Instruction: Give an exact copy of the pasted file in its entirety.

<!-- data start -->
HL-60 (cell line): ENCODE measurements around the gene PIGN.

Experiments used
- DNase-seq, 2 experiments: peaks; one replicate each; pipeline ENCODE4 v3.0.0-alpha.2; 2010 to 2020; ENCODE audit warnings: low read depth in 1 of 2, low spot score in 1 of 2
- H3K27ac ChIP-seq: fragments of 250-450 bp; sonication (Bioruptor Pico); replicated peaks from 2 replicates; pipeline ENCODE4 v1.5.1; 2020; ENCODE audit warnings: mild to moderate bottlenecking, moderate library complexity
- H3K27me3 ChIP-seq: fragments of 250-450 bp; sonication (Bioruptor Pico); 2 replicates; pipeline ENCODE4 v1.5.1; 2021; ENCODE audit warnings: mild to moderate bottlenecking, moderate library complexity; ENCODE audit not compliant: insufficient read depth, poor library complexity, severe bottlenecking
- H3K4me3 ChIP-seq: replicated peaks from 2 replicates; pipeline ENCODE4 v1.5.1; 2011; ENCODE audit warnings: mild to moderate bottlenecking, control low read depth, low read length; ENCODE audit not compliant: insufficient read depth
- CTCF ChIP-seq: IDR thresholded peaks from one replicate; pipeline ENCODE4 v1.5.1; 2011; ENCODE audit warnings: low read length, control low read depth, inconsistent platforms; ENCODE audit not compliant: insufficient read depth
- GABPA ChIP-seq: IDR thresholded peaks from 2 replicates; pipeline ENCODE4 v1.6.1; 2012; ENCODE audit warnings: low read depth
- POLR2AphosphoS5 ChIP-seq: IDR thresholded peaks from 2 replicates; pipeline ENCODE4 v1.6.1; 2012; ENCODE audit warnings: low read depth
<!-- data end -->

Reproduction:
HL-60 (cell line): ENCODE measurements around the gene PIGN.

Experiments used
- DNase-seq, 2 experiments: peaks; one replicate each; pipeline ENCODE4 v3.0.0-alpha.2; 2010 to 2020; ENCODE audit warnings: low read depth in 1 of 2, low spot score in 1 of 2
- H3K27ac ChIP-seq: fragments of 250-450 bp; sonication (Bioruptor Pico); replicated peaks from 2 replicates; pipeline ENCODE4 v1.5.1; 2020; ENCODE audit warnings: mild to moderate bottlenecking, moderate library complexity
- H3K27me3 ChIP-seq: fragments of 250-450 bp; sonication (Bioruptor Pico); 2 replicates; pipeline ENCODE4 v1.5.1; 2021; ENCODE audit warnings: mild to moderate bottlenecking, moderate library complexity; ENCODE audit not compliant: insufficient read depth, poor library complexity, severe bottlenecking
- H3K4me3 ChIP-seq: replicated peaks from 2 replicates; pipeline ENCODE4 v1.5.1; 2011; ENCODE audit warnings: mild to moderate bottlenecking, control low read depth, low read length; ENCODE audit not compliant: insufficient read depth
- CTCF ChIP-seq: IDR thresholded peaks from one replicate; pipeline ENCODE4 v1.5.1; 2011; ENCODE audit warnings: low read length, control low read depth, inconsistent platforms; ENCODE audit not compliant: insufficient read depth
- GABPA ChIP-seq: IDR thresholded peaks from 2 replicates; pipeline ENCODE4 v1.6.1; 2012; ENCODE audit warnings: low read depth
- POLR2AphosphoS5 ChIP-seq: IDR thresholded peaks from 2 replicates; pipeline ENCODE4 v1.6.1; 2012; ENCODE audit warnings: low read depth